I just got called by a polling company doing a brief survey on attitudes toward the political system in Loudoun County. In departure from my normal practice, I actually participated. Once again, my view that polls are generally idiotic was confirmed.

Even though I’m relatively new (a bit under two years) to the area, I’m probably more informed about these these issues than the average resident because of my interest in the news generally and politics in particular. Still, I was unqualified to answer most of the questions asked and even my instant reaction was that I had no opinion on most of them.

I don’t have the questions in front of me and don’t recall the specific wording, but such things as

  • Do you feel that the Loudoun County Board of Supervisors is managing problems in the area well? – The problem here is that I don’t really understand what the dilineation of authority and responsibility for various issues is. The only real thing that annoys me here is traffic and I don’t know who to blame for it or even know whether anyone should be blamed.
  • Do you feel that the policies of the Loudoun County Board of Supervisors on growth reflects those of the majority of the population? – Well, I haven’t conducted a survey of the population, so how do I know what the majority view is? Does the majority even have a coherent view?
  • Is Loudoun County growing too fast? – Well, it’s the same size as it always was, no? Oh, the population? Well, considering I just moved here myself I can’t justify a policy that would preclude others from moving here. So, too fast as opposed to what? Denying people the fundamental liberty to move as they please? Denying property owners the right to develop their property? It’s certainly growing faster than the infrastructure, mainly the roads, can handle.
  • There was some strange multiple choice question about what’s important to me about a store, which listed several things that were important to me (convenience, location, value and price) and several things that are total non-factors for me as a consumer (whether they employ only union labor, employee practices). I went with “value and price” since value is sufficiently vague to encompass other issues.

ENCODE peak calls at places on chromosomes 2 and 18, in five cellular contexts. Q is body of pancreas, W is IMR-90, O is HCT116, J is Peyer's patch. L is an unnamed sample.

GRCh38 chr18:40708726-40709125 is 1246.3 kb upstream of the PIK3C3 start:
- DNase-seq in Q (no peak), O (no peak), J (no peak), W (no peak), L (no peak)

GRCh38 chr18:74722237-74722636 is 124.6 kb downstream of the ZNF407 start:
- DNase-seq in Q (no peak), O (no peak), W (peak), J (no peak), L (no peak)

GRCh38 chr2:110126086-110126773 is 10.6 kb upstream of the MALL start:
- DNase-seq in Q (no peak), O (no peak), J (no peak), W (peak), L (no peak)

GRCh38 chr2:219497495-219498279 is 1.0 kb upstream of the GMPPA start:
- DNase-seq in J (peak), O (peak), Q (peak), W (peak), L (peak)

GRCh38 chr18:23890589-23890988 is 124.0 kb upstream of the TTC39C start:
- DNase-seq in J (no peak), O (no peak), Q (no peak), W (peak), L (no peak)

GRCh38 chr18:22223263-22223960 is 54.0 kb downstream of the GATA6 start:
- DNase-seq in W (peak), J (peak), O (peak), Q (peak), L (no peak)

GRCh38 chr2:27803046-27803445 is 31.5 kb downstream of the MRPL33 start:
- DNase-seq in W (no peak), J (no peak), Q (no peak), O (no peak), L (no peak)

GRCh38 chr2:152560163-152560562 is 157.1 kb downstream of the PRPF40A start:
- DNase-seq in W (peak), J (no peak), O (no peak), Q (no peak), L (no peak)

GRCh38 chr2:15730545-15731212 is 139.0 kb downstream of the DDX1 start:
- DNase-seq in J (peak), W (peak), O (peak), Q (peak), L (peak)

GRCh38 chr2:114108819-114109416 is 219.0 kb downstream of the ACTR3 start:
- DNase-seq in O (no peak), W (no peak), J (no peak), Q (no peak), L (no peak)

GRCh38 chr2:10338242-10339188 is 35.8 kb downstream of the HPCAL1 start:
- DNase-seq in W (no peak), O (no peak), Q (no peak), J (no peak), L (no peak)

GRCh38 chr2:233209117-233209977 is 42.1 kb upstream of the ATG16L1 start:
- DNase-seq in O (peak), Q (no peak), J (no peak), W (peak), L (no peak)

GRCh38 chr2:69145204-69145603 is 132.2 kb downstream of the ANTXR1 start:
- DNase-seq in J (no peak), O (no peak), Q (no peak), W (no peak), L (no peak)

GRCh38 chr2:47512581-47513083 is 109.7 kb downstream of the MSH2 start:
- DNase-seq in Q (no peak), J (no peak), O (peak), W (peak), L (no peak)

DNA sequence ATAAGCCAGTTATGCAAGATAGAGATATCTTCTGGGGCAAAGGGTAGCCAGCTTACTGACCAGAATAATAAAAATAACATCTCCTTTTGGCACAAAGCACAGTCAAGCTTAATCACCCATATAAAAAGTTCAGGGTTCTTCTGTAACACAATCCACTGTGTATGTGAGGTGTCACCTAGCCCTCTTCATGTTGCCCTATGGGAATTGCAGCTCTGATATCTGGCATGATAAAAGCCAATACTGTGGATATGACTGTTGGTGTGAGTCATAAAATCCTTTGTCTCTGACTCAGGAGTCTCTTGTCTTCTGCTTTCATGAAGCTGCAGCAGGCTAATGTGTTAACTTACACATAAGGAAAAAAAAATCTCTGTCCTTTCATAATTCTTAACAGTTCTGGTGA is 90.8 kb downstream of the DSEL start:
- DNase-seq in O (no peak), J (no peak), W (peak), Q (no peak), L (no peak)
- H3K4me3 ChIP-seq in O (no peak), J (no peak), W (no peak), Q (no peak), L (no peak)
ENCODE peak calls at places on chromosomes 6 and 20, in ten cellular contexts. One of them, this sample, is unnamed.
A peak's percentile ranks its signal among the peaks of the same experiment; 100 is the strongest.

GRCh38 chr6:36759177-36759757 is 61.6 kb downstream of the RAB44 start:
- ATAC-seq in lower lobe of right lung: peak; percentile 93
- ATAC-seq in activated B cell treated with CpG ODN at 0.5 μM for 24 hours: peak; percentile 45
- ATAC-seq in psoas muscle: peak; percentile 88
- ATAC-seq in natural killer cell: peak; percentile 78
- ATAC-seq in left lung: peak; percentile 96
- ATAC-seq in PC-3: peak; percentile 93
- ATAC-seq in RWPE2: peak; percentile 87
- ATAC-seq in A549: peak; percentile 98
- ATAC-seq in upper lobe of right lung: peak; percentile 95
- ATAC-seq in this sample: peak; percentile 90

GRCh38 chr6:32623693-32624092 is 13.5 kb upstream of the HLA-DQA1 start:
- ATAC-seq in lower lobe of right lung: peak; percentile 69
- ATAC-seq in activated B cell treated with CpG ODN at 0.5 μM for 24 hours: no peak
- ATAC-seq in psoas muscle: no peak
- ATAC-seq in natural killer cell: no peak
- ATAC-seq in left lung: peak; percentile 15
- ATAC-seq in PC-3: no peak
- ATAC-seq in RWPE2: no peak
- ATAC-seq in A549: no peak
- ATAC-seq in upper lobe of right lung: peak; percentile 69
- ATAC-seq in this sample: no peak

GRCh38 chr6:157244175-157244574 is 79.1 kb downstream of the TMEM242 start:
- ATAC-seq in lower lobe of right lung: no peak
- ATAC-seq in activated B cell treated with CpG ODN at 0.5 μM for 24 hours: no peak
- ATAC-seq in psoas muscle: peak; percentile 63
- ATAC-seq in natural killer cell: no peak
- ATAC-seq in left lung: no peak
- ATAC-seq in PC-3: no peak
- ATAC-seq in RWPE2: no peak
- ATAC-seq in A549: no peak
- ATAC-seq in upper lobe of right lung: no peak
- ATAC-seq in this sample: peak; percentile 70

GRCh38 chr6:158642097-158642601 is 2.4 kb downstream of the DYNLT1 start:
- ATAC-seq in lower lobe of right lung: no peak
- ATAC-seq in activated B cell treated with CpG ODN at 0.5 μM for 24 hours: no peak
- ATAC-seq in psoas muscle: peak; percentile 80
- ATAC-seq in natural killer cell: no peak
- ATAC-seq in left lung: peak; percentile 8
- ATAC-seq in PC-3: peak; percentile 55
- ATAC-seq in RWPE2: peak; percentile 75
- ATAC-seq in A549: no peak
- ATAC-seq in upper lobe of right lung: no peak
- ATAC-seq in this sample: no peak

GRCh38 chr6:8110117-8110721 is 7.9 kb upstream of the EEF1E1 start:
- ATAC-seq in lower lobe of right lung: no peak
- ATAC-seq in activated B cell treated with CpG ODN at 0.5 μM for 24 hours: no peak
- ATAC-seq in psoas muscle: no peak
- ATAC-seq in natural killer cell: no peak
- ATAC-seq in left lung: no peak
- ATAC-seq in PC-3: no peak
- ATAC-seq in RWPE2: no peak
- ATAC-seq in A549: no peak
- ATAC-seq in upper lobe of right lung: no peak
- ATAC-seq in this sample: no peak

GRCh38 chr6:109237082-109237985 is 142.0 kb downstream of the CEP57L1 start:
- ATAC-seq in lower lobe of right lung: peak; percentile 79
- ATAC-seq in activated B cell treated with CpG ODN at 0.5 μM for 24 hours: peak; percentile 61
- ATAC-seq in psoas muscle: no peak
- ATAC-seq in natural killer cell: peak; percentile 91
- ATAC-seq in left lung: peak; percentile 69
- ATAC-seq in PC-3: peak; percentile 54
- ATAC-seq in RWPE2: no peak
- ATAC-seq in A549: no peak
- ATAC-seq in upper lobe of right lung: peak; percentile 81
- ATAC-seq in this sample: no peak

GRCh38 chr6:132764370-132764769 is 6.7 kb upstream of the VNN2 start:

• Should Loudoun County give tax breaks to companies that don’t provide a living wage to their employees? – Why should that be a function of tax policy? And what exactly is a living wage, anyway? Presumably, the employees aren’t actually dead or the problem would be self-solving.

    I suspect the rest of the questions were throwaways to mask those last two questions. I suspect, too, that my answers aren’t what they were hoping to get.

  • Is Loudoun County moving in the right direction? – What does that mean exactly? As opposed to what? As far as I know, it’s rotating along with the Earth at the proper rate of speed, which I wholeheartedly support.

I’m not even sure how they marked my answer on some of these questions, since my answers were mostly open ended and I don’t think they were supposed to be. Oh, well–back to hanging up on them from now on.

FILED UNDER: Political Theory,
James Joyner
About James Joyner
James Joyner is Professor and Department Head of Security Studies at Marine Corps University's Command and Staff College and a nonresident senior fellow at the Scowcroft Center for Strategy and Security at the Atlantic Council. He's a former Army officer and Desert Storm vet. Views expressed here are his own. Follow James on Twitter @DrJJoyner.


  1. Boyd says:

    I’m glad you didn’t hang up this time, James. It’s interesting to hear what is being “surveyed.” Like you, it appears that the purpose of the survey were keyed on the final questions, which also betrayed the agenda of whoever commissioned it.

  2. Kate says:

    Yeah, been there-done that, too. A few months ago a phone polster called with questions obviously targeted to produce a favourable poll response to a government ad campaign.

    For example:

    “Do you believe that women can successfully operate a business in Saskatchewan?”

    I finally stopped the pollster, told him that I was a self employed woman, so my obvious answer would be yes, and that, by the way, my clientelle had shifted from 80% Saskatchewn based to 20% Saskatchewan based in the past 10 years, and that I was considering moving to the US because of the difficulties in trans-border business, created by our governments.

    He was typing furiously…

  3. Tom says:

    It sounds like a modified push poll. We have an opinion, so we will ask you the resident a leading question to bend your mind to our side of the issue. Then you will recieve a post card or flyer that will show how party X or candidate Y will fix the problem. Or it will show up in you local newspaper…

  4. Boyd says:

    I’d say the most likely candidates for the “force behind the poll” is the Piedmont Environmental Council or possibly Voters to Stop Sprawl, whose politicians got swept out of office last November.

  5. Jim says:

    My favorite answer when a telemarketer called when I was active duty was to try and recruit them into the Army. It usually began with me saying something like this “Boy am I glad you called…..” and proceded accordingly. It is amazing how quickly a telemarketer wants to get off the phone.